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Four Horsemen of Apocalypse, by Viktor Vasnetsov (1887)To date I’ve blogged many times on the many Roman Catholic clerical-abuse scandals that have popped up around the world over the last decade or so, and especially the past few months. In January I blogged about an abuse victim’s personal observation that the priest who had viewed his actions as the result of a kind of spiritual contest between himself and the Devil, whom the priest had viewed as somehow being present in his child-victims, “tempting” him, and thus “forcing” the priest to abuse him. While this is a subjective account, it does neatly explain the Church’s reticence to deal with the matter of abusive priests, historically; according to this model, it’s the abusive priest — not the child he abuses — who’s the true “victim” in these crimes.

It’s rare that I see any suggestion of this “scandal-as-a-spiritual-contest” model mentioned in mass media reports, but it does come up here and there. It appeared, for example, in this (UK) Guardian article on the scandal and the Vatican’s reaction to it (WebCite cached article):

Italy’s foreign minister, Franco Frattini, said on his Facebook site that the pope was being subjected to “scandalous and disgraceful” attacks. One churchman, Antonio Riboldi, the emeritus bishop of Acerra, declared that it marked the start of a war “between the church and the world; between Satan and God”.

Note: Apparently the government of Italy is actively defending the Roman Catholic Church, even though there are new allegations of wrongdoing by priests at schools for the deaf in that country (cached article). I guess Italy doesn’t plan to investigate those, unlike other countries’ governments, which either have investigated abuse allegations (e.g. Ireland) or are working toward doing so (e.g. Germany).

The Vatican views itself as being “under attack” by the brutal and ruthless forces of “wicked secularism” and the Devil, which have long been bent on destroying the Catholic Church. This is reflected in this same article, in the words of Italian government officials:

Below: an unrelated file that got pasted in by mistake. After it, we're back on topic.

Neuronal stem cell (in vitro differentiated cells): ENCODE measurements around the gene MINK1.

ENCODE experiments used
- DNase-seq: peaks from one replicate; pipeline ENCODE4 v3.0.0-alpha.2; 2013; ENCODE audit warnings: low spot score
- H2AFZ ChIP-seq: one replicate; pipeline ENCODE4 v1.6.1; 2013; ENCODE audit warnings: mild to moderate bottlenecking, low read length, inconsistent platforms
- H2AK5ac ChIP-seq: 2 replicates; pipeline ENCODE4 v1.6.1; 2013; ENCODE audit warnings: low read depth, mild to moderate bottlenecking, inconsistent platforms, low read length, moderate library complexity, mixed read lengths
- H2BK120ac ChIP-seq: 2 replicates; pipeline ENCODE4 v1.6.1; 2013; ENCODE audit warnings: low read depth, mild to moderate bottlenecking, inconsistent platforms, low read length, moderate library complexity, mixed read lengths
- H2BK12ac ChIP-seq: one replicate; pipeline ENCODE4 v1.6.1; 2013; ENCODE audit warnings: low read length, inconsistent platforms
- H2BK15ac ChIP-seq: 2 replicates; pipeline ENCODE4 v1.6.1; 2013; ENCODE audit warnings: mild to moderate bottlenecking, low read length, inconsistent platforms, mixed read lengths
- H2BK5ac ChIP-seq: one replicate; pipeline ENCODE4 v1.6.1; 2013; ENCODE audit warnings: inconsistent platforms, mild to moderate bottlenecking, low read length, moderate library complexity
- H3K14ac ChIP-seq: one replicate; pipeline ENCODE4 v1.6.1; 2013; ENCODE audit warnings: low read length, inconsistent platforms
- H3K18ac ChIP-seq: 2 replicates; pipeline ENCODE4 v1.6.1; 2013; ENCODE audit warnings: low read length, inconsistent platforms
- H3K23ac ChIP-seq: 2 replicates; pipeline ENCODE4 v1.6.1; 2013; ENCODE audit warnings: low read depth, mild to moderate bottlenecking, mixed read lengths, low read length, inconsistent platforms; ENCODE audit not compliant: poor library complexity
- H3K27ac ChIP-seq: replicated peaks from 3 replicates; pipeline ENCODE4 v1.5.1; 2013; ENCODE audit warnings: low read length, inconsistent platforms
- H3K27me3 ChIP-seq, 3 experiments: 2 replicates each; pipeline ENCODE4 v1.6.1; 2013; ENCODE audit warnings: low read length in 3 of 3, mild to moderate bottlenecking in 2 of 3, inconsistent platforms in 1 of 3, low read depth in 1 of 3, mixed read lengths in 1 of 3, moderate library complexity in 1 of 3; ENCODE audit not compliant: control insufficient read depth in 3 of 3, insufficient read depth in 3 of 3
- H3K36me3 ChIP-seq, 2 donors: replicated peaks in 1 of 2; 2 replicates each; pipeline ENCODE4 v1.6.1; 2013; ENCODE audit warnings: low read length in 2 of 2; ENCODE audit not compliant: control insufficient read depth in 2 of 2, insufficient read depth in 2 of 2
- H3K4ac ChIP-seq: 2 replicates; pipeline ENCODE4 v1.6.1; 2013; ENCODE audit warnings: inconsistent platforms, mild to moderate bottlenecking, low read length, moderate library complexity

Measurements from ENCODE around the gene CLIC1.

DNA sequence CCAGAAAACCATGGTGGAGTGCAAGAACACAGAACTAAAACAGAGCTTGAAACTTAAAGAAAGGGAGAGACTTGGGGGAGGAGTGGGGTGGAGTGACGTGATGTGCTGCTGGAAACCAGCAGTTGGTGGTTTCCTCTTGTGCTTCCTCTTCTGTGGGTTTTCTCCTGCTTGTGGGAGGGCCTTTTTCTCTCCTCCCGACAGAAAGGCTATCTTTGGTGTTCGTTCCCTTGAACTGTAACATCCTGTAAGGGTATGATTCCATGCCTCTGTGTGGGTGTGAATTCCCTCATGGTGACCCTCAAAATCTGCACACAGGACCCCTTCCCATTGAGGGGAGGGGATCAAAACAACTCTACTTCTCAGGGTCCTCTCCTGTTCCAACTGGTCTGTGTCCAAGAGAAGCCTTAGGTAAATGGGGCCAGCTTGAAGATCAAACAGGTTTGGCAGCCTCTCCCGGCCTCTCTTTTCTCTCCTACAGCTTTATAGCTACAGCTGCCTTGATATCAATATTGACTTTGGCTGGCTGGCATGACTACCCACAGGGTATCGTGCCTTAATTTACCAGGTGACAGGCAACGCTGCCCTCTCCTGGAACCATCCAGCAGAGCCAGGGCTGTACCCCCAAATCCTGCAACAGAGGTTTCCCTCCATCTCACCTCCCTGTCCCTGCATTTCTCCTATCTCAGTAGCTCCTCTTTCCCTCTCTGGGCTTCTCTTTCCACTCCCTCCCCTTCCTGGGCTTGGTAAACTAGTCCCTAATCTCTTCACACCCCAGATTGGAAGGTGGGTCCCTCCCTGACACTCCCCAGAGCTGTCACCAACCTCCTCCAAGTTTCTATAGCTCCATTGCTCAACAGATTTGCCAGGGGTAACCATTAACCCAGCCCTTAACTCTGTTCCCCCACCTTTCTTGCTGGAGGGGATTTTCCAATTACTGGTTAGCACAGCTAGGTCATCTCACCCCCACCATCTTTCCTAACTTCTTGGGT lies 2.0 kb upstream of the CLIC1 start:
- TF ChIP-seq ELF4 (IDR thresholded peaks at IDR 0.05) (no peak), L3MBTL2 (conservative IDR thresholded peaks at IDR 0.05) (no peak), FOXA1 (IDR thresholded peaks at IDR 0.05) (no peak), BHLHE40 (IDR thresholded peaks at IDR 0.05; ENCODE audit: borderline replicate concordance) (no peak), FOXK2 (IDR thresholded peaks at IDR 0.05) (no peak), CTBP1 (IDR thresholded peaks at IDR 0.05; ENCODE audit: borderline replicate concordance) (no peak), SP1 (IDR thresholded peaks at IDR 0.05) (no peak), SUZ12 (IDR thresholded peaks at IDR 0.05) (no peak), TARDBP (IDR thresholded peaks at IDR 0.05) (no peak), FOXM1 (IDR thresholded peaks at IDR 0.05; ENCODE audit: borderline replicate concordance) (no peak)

Maurizio Ronconi, a leading Italian Christian Democrat, said: “For years, a masonic-secularist offensive against Catholics has been under way.”

A centre-left opposition MP, Pierluigi Castagnetti, said: “It is now quite clear that the campaign against the pope and the secretary of state of the holy see by certain great foreign newspapers is not fortuitous, nor does it stem from any journalistic right or duty, but is rather a precise design intended to strike the Catholic church at the top.”

Why, obviously! All these allegations are fabricated by “masonic secularists” and by “certain great foreign newspapers.” We all know the abuse never occurred. The masonic secularists and the newspapers paid folks all around the world to make up stories about how they were mistreated. They found hundreds, or thousands, of people to weave fantastic tales of abuse at the hands of Roman Catholic clergy.

Yeah yeah that’s it! By the way, I have several thousand acres of Arizona swampland that’s going cheap; you’d better buy it quick before it’s all gone!

It’s become increasingly apparent that the Church and its defenders view this scandal, overall, in the same way that the abusive priests themselves may view their own behavior … as a diabolical attack within a larger cosmic spiritual war. This is why they are so quick to defend themselves and deny everything; to admit any wrongdoing or fault within their organization would be to grant the Devil, and the “masonic secularists,” a “win” in this larger spiritual conflict. And they don’t want that.

If I am correct — and this is the mindset the Catholic Church and its defenders adhere to — then there is no way this will ever be resolved. Any evidence of clerical wrongdoing or hierarchical cover-ups will be viewed as being diabolical in origin, and will be rejected and fought off. Investigations by secular governments, and any internal or external pressure to “change,” will also be viewed as diabolical assaults on the eternal and “godly” Church, and likewise be actively resisted.

Lastly … does anyone know what a “masonic secularist” is? As far as I know, this phrase is a contradiction in terms, because in order to become a Freemason, a man must also believe in some deity. Thus, a mason literally cannot be a “secularist” in the strictest sense.

Photo credit: Wikimedia Commons.